MANILA, Philippines – What happened at President Rodrigo Duterte's first State of the Nation Address? Camille Elemia reports on the highlights.
CAMILLE ELEMIA, REPORTING: Change has come to the State of the Nation Address in more ways than one. Simple clothes. Informal language. No special protocols and a change in focus.
President Rodrigo Duterte rocks tradition as he delivers his first SONA as 16th President of the Republic of the Philippines.
It's a SONA unlike any other. Expect the unexpected, and that's how it played out. Once a fashion show for politicians and their wives, now guests walk the red carpet wearing business attire. The president did have a teleprompter and a prepared copy – but old habits die hard.
True to form, Duterte veers away several times from his prepared speech.
RODRIGO DUTERTE, PHILIPPINE PRESIDENT: If that is the only worry that you have and I can understand your misgiving. Wala na ito sa – ang haba. Wala na ito sa script. You know, ako maka-garantiya, 101 percent it will be clean. The problem is I can only act through agencies and departments. That’s why I urge you na maski konting mali lang, wala akong ano sa inyo, wala na akong politika, wala na. I’m through after this.
(If that is the only worry that you have and I can understand your misgiving. I assure you this isn't in the script. I assure you this will be a clean government. If that is the only worry that you have, and I can understand your misgivings, this isn't part of – it's long. This isn't part of the script. I can guarantee this: 101% it will be clean. The problem is I can only act through agencies and departments. That's why I urge you to report, even if it's just a small mistake. I will be done with politics after this.)
CAMILLE ELEMIA, REPORTING: If past SONAs focused on social services and anti-corruption, Duterte’s speech highlighted his trademark campaign against drugs and crime.
Many times he would talk about other issues, only to bring the spotlight back to criminality.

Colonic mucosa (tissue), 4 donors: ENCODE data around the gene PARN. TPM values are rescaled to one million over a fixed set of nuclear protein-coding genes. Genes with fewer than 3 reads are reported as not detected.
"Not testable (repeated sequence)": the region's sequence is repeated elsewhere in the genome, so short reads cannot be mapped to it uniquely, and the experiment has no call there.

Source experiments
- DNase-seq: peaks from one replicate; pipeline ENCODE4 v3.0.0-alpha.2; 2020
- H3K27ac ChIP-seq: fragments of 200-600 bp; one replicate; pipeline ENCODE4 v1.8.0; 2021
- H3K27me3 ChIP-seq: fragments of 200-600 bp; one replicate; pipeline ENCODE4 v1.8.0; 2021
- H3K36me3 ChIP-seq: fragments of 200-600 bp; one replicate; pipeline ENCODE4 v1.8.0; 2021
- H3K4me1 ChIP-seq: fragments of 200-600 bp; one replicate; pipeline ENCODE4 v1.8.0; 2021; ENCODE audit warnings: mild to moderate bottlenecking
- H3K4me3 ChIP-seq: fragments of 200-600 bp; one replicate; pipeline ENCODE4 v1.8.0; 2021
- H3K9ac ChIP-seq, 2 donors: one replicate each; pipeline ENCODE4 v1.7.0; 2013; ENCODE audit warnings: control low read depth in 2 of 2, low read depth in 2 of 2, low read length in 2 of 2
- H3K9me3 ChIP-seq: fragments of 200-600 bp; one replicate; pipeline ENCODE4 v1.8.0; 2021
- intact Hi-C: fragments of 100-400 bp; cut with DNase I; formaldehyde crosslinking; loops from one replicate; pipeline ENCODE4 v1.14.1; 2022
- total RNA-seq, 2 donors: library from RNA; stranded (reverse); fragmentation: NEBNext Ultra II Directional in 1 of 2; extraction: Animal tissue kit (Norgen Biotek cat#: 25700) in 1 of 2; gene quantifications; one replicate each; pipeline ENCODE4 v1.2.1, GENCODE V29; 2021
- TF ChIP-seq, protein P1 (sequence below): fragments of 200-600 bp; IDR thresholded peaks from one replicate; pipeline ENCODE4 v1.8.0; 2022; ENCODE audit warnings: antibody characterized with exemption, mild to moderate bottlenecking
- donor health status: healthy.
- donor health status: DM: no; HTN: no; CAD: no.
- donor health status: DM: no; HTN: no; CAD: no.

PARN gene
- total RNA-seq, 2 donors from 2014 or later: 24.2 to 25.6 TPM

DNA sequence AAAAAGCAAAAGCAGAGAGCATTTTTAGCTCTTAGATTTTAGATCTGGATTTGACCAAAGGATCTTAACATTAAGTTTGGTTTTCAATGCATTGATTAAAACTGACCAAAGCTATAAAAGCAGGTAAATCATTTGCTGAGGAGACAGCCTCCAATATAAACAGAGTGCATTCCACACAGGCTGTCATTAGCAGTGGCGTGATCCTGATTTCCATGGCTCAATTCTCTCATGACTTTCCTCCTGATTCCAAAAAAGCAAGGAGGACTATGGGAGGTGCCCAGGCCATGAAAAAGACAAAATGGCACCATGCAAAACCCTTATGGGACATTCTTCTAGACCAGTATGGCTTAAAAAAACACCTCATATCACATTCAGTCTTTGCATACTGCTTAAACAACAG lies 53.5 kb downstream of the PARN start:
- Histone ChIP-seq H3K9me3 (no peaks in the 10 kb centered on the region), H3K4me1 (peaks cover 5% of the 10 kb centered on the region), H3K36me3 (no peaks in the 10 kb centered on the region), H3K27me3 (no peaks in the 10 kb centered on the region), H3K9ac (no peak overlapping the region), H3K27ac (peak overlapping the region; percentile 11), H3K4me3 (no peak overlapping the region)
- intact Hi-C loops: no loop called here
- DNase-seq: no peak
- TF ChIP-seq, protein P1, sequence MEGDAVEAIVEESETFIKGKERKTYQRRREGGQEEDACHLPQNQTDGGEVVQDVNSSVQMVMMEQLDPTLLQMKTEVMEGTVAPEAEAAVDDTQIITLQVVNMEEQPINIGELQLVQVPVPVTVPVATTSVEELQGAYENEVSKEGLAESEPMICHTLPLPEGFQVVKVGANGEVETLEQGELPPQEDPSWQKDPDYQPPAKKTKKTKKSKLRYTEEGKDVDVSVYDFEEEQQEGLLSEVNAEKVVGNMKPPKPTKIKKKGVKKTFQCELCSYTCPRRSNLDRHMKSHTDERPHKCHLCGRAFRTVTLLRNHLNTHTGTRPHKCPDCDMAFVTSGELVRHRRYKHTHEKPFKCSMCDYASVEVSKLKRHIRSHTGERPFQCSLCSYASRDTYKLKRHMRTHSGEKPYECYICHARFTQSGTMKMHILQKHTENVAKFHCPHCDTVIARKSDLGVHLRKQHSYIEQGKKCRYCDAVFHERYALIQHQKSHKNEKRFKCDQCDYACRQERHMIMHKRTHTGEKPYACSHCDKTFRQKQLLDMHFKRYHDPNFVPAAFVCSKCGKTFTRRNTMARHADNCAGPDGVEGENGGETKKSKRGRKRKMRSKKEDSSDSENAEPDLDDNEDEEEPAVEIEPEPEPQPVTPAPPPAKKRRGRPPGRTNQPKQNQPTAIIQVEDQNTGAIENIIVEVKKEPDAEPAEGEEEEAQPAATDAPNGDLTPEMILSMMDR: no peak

Some of his statements, as expected, are controversial, especially on human rights.
RODRIGO DUTERTE, PHILIPPINE PRESIDENT: Kayo namang hindi pa bungog diyan, hindi pa pumasok yang mga droga, eh kung ayaw ninyong mamatay, ayaw ninyong masaktan, huwag kayong umasa diyan sa mga pari pati Human Rights, hindi nakakapigil yan ng kamatayan. So huwag ninyong gawin. Eh tapos nandiyan ka nakabulagta and you are portrayed in a broadsheet na parang Mother Mary cradling the dead cadaver of Jesus Christ. Eh yan yang mga yan magda-dramahan tayo dito. [Dito ako nakatingin kasi nandito ang public eh]. Alam mo, ilang beses ko na sinasabi, sa Davao, ‘Huwag mong gawin kasi magkaka-problema tayo.' He who is the cause of the cause is the cause of them all. Ikaw yung nag umpisa, you swallow ---
(Let us be clear with each other. I am for the comfort and the welfare of the Filipino. For those who are not yet crazy, for those whose brains aren't yet addled by drugs, if you don't want to die, if you don't want to get hurt, do not pin your hopes on priests and on human rights. They don't stop death. So don't do drugs. There you are lying on the ground and you are portrayed in the broadsheet like Mother Mary cradling the cadaver of Jesus Christ. There are those who want drama. I'm looking in this direction, because this is where the public is. You know, I've been saying this so many times. In Davao City, do not do drugs because we will have problems. He who is the cause of the cause is the cause of them all. You started it, you swallow the consequences.)
CAMILLE ELEMIA, REPORTING: Duterte also simplifies some protocols. A smaller welcoming committee welcomes him at the House of Representaties. After he left the Session Hall, Duterte granted requests for selfies, hugs, and kisses. The Presidential Security Group could only stand by and watch.
President Duterte mostly departs from tradition, but some things remain the same. Duterte vows to continue and improve several policies of his predecessor, former President Benigno Aquino III. In his words, he “hopes and prays” he will hand over a much stronger economy – one that is free corruption.
Camille Elemia, Rappler, Quezon City. – Rappler.com